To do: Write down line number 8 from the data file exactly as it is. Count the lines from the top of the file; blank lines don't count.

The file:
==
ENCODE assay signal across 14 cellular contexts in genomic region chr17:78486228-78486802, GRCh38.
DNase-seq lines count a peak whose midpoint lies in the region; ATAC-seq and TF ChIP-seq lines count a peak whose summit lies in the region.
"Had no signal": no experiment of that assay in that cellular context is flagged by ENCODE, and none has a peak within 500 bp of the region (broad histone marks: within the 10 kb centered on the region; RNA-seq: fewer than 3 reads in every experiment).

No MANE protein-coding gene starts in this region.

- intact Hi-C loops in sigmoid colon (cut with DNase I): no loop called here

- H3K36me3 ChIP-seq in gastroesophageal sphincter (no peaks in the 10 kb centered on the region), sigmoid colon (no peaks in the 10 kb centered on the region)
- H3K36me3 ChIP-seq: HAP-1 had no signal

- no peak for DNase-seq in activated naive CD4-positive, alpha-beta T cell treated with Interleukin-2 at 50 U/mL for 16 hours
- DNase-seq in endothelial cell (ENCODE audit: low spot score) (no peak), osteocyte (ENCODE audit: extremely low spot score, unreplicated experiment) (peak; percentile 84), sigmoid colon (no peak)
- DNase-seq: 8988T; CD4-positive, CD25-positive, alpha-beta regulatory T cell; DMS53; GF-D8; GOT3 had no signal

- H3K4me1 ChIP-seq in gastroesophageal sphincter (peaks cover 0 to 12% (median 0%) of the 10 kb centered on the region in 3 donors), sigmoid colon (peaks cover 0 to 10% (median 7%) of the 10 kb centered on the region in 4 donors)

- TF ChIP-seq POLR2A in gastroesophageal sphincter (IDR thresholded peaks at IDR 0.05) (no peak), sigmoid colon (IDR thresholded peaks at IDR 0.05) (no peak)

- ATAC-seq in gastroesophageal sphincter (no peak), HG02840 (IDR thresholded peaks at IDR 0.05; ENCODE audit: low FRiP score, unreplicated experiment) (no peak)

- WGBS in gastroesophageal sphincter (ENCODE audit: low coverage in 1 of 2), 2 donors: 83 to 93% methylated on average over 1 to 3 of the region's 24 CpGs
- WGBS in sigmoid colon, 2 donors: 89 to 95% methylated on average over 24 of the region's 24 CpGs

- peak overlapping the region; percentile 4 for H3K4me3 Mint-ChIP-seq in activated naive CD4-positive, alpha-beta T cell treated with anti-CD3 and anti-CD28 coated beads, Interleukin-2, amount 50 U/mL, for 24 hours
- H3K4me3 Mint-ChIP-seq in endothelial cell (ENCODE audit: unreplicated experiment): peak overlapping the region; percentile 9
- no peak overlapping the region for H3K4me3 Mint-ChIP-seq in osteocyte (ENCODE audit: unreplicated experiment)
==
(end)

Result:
- no peak for DNase-seq in activated naive CD4-positive, alpha-beta T cell treated with Interleukin-2 at 50 U/mL for 16 hours